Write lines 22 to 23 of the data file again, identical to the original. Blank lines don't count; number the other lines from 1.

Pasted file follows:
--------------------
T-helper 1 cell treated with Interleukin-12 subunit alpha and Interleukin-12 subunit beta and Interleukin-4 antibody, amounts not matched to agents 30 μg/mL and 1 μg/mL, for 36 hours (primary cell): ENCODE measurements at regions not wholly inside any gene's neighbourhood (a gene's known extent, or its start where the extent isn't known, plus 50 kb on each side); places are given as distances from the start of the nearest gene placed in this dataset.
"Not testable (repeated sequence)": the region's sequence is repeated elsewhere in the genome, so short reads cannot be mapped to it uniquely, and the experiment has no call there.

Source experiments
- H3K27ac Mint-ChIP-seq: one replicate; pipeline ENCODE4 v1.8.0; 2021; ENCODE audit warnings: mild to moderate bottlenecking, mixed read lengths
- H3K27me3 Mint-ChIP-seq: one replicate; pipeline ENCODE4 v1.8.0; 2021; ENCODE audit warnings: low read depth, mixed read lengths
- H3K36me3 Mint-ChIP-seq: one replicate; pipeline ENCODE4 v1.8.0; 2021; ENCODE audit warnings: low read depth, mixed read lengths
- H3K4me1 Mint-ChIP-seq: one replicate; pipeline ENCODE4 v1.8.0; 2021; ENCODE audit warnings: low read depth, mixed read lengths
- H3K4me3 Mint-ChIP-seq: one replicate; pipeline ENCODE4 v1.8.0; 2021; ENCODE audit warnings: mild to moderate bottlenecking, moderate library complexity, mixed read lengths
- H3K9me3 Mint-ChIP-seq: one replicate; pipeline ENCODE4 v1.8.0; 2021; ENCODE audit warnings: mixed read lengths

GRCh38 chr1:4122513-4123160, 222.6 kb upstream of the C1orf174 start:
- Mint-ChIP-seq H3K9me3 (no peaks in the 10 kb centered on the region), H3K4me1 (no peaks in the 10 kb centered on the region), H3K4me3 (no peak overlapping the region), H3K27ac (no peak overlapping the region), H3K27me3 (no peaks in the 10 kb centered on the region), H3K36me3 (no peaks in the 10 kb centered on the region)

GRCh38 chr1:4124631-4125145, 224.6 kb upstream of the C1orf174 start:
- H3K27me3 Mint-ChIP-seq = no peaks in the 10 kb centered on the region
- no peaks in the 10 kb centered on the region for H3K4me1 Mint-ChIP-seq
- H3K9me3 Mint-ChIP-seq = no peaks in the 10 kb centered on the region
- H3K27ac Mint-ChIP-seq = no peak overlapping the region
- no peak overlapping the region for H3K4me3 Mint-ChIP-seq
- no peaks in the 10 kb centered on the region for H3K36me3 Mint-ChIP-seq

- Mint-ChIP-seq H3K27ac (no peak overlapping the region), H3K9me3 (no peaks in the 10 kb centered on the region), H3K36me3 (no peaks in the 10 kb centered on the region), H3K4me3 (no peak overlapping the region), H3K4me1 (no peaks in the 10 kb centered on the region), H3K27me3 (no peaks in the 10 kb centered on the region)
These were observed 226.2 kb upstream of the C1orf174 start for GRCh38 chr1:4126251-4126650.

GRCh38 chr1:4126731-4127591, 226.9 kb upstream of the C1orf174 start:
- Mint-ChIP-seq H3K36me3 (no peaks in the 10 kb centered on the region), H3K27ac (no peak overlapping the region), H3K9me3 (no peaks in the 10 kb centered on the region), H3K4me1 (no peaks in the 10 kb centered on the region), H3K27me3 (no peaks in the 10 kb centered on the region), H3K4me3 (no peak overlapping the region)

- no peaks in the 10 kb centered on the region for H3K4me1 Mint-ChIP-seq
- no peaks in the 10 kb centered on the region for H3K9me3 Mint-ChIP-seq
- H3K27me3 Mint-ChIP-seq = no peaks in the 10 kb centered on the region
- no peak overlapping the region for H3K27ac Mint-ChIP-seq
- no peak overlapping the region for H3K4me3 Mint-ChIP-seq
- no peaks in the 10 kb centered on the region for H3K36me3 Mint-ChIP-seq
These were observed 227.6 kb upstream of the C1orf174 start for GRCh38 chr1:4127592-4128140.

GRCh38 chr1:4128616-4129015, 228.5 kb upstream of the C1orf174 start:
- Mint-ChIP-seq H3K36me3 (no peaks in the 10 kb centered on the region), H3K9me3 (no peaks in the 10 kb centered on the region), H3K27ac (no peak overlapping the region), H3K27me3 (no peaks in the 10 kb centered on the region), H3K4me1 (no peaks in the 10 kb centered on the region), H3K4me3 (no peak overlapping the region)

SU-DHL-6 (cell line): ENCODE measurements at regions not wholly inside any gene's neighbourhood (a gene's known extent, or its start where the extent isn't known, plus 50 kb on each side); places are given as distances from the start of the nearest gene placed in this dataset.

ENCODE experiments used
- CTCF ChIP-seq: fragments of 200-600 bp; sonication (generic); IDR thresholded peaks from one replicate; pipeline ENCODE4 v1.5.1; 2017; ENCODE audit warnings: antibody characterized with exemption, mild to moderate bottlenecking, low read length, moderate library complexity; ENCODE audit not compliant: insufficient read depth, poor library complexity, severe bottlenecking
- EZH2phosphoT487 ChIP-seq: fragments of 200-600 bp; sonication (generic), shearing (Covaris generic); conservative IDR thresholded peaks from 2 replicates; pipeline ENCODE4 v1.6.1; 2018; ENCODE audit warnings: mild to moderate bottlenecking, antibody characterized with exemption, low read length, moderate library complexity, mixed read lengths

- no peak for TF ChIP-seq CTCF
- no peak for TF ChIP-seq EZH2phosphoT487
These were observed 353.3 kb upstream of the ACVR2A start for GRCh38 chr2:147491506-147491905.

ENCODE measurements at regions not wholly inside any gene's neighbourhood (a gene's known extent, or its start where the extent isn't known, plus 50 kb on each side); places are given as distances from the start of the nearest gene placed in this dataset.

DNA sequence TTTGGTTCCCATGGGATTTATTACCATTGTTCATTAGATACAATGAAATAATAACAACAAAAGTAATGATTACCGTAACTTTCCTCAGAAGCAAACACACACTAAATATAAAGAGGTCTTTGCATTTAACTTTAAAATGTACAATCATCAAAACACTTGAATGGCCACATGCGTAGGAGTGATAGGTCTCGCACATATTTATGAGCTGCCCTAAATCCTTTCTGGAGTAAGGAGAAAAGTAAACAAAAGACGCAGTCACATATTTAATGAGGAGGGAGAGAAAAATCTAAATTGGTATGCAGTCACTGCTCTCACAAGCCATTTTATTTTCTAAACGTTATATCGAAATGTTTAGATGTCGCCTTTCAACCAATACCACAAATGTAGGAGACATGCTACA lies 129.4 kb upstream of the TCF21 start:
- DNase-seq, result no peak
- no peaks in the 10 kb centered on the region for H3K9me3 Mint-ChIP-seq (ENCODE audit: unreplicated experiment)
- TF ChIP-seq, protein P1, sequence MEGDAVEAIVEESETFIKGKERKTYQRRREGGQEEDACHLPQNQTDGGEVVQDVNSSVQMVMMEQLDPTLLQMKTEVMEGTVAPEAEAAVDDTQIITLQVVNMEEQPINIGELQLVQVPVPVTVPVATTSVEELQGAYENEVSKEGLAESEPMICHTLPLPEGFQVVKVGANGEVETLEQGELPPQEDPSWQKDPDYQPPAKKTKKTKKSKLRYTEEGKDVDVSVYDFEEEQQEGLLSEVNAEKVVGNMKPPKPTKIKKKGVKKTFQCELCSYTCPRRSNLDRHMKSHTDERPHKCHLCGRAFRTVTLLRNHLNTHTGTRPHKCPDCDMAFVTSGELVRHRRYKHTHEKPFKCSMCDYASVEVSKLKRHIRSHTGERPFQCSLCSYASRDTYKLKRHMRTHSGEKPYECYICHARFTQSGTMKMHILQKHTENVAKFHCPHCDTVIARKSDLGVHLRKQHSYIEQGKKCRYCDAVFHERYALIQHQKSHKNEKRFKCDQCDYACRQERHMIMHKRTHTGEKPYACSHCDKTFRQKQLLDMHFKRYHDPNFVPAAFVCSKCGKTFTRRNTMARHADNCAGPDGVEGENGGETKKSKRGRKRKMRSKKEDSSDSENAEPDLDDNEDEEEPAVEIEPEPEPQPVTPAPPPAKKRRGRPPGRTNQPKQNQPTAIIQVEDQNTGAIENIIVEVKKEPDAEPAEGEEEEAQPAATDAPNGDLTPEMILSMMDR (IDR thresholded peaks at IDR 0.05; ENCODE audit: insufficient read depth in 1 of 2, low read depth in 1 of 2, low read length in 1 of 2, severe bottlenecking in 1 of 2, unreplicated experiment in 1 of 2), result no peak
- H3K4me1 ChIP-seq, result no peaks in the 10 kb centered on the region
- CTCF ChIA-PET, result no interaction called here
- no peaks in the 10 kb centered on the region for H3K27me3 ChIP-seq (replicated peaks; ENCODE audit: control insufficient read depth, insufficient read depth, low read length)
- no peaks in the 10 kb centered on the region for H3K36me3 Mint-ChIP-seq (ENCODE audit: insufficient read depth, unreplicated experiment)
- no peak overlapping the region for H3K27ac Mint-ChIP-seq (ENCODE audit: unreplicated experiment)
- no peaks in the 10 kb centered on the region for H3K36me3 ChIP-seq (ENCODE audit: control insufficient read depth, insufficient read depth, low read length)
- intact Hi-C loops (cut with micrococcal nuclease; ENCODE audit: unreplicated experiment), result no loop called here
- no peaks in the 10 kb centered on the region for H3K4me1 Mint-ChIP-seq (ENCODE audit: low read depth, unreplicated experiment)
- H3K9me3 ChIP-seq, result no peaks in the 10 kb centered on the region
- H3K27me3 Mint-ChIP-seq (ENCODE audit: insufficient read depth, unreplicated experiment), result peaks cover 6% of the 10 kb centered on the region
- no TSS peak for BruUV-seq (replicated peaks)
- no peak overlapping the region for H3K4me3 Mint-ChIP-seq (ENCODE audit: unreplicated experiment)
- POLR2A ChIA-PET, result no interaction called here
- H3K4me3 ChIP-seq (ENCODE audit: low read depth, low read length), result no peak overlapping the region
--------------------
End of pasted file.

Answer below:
- Mint-ChIP-seq H3K36me3 (no peaks in the 10 kb centered on the region), H3K27ac (no peak overlapping the region), H3K9me3 (no peaks in the 10 kb centered on the region), H3K4me1 (no peaks in the 10 kb centered on the region), H3K27me3 (no peaks in the 10 kb centered on the region), H3K4me3 (no peak overlapping the region)

- no peaks in the 10 kb centered on the region for H3K4me1 Mint-ChIP-seq